The negotiations of Thomas Woolsey, the great Cardinall of England containing his life and death, viz. (1) the originall of his promotion, (2) the continuance in his magnificence, (3) his fall, death, and buriall
Cavendish, George, 1500-1561?, Cavendish, William, Sir, 1505?-1557.
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CHAP. II. Of the Cardinall his speedy dispatch in his first Ambassage to the Emperour Maximillian.

THe King being now resolved to imploy him in this Ambassage commanded him thereup∣on to prepare himselfe for his journey; and for his dispatch wisht him to repaire to his Grace and his Councell, of whom he should receive his Commission and instruction. By meanes whereof hee had then a fit occasion to repaire from time to time into the Kings presence, who had thereby daily experience of his singular wisedome and sound judge∣ment. Thus having his dispatch, he tooke his leave of the King at Richmond, about foure of the clocke in the after∣noone, where he lancheth forth in Graves-end Barge with a prosperous winde and tyde; and his happie speed was such, that hee arrived at Graves-end in little more then three houres: where he tarried no longer then the Post∣horses were provided, and he travelled so speedily, that he came to Dover the next morning, where the Passen∣gers were under saile to passe to Callis; So that long be∣fore noone he arrived there, and having Post-horses pre∣pared, departed from thence without tarrying, making such hastie speede that he was that night with the Empe∣rour: who understanding of the arrivall of the King of Englands Ambassadour, would in no wise delay time but sent for him incontinently, for his affection to the King of England was such, that he was glad of any opportuni∣tie to doe him a curtesie.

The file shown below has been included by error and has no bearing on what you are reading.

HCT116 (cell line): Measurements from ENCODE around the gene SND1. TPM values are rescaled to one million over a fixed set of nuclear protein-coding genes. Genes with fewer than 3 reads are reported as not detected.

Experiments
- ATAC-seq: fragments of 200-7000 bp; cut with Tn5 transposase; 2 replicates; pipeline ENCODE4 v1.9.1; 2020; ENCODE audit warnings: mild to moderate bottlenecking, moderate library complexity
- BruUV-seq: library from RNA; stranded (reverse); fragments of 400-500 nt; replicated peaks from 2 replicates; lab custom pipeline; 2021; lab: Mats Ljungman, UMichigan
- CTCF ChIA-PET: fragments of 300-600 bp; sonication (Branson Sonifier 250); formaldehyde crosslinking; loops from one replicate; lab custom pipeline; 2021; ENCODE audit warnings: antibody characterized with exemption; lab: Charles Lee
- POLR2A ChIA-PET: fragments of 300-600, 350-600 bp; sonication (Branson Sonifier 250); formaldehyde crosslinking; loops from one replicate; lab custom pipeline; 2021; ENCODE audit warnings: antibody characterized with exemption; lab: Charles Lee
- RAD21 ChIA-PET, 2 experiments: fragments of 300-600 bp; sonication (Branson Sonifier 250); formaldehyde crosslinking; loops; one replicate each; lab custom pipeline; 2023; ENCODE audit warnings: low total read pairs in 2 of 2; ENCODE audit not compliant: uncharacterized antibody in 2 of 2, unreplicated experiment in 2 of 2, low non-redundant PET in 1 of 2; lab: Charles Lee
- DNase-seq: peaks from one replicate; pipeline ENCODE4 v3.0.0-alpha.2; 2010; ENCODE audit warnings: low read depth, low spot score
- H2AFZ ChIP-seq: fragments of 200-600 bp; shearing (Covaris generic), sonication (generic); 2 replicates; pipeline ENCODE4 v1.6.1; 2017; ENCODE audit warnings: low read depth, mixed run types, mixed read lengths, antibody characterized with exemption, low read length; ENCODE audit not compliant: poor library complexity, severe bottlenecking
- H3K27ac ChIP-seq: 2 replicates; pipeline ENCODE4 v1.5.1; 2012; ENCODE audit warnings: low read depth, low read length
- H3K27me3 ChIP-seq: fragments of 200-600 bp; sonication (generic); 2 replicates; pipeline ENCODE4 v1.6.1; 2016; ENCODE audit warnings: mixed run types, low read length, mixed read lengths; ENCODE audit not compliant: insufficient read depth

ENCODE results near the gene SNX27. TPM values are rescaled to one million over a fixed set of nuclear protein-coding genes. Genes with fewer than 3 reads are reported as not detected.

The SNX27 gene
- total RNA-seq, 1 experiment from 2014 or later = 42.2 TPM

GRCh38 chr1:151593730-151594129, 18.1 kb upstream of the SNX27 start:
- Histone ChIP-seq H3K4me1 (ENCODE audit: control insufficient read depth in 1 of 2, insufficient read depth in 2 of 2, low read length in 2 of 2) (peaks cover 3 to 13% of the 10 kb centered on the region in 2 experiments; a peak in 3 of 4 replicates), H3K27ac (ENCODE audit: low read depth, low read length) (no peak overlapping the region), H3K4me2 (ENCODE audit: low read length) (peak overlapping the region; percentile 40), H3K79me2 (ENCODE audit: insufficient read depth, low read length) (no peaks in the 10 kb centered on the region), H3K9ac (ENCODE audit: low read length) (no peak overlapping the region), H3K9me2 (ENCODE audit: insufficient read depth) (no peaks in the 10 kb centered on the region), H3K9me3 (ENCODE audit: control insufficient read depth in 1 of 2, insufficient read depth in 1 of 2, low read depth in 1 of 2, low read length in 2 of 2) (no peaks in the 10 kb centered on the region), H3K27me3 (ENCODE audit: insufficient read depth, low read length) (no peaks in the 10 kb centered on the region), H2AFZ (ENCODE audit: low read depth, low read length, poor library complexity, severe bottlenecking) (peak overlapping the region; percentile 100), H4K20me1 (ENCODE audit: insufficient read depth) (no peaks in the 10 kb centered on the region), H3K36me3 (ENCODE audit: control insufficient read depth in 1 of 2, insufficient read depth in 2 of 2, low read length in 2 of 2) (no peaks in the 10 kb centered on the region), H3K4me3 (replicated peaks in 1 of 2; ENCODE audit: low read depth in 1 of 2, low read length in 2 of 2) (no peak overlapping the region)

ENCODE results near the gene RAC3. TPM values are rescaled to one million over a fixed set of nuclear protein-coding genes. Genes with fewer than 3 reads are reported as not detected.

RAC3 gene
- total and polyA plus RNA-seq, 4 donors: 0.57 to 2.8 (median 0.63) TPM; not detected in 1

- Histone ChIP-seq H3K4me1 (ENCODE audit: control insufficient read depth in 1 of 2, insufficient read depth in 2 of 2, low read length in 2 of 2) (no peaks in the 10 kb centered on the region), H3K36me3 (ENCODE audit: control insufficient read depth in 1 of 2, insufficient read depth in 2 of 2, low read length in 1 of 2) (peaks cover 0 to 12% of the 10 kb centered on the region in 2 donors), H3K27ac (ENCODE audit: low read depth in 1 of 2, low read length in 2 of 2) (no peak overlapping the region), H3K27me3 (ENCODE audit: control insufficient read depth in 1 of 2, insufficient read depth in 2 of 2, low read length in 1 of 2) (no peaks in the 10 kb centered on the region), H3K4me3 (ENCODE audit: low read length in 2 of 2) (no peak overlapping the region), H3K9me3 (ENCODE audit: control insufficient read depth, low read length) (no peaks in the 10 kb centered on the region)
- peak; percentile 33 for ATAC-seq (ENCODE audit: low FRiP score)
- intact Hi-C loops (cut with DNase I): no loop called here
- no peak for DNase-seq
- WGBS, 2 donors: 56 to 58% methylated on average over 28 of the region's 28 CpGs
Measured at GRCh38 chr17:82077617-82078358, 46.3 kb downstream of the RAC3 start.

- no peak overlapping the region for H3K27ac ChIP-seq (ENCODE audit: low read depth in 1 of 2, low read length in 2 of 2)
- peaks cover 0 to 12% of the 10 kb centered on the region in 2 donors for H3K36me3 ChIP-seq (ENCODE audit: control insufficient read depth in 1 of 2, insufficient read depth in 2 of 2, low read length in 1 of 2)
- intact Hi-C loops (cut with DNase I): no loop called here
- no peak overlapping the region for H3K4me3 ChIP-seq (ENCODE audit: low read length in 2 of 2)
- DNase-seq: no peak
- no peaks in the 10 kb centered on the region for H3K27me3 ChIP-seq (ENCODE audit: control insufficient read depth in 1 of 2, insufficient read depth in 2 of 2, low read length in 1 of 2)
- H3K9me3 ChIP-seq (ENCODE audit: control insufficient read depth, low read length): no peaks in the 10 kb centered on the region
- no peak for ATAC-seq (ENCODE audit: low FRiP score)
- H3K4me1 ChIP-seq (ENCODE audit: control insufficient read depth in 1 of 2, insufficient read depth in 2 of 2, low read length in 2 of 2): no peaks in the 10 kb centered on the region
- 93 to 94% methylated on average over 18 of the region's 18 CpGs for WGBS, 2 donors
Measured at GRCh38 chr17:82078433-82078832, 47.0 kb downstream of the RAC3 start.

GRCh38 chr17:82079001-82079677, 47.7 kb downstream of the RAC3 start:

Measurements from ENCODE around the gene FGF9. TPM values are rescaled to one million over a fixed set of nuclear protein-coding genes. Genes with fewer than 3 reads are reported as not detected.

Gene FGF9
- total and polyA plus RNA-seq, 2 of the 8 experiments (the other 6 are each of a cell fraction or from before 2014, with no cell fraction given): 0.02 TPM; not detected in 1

The Ambassadour declares the summe of his Embassie unto the Emperour, of whom he craved speedie expedi∣tion, which was granted him, so that the next day hee was clearely dispatched, and all the Kings requests fully accomplished and granted. At which time hee made no Page  6 further stay, but tooke Post-horses that night and rode without intermission to Callis, being conducted thither by divers Nobles appointed by the Emperour; and at the opening of the gates of Callis he came thither, where the Passengers were readie to returne for England: insomuch that he arrived at Dover betweene tenne and eleaven of the clock in the fore-noone.

And having Post-horses in a readinesse, came to the Court at Richmond that same night, where (taking his re∣pose untill morning) he presented himselfe unto his Ma∣jestie at his first comming out of his Bed-chamber to his Closet to Masse, whom when he saw he checked for that he was not in his journey.

Sir quoth hee, If it may please your Highnesse, I have alreadie beene with the Emperour and dispatched your affaires I trust to your Graces contentation; and there∣upon presented the King with his Letters of Credence from the Emperour. The King wondring at his speedie returne (he being so well furnished with all his procee∣dings) for the present dissembled his admiration and imagination in that matter, and demaunding of him whe∣ther he encountred with his Pursevant which he sent un∣to him with Letters, imagining him to be scarce out of London, which concerned very materiall passages which were omitted in their Consultation, which the King ear∣nestly desired should have been dispatched in his Ambas∣sage.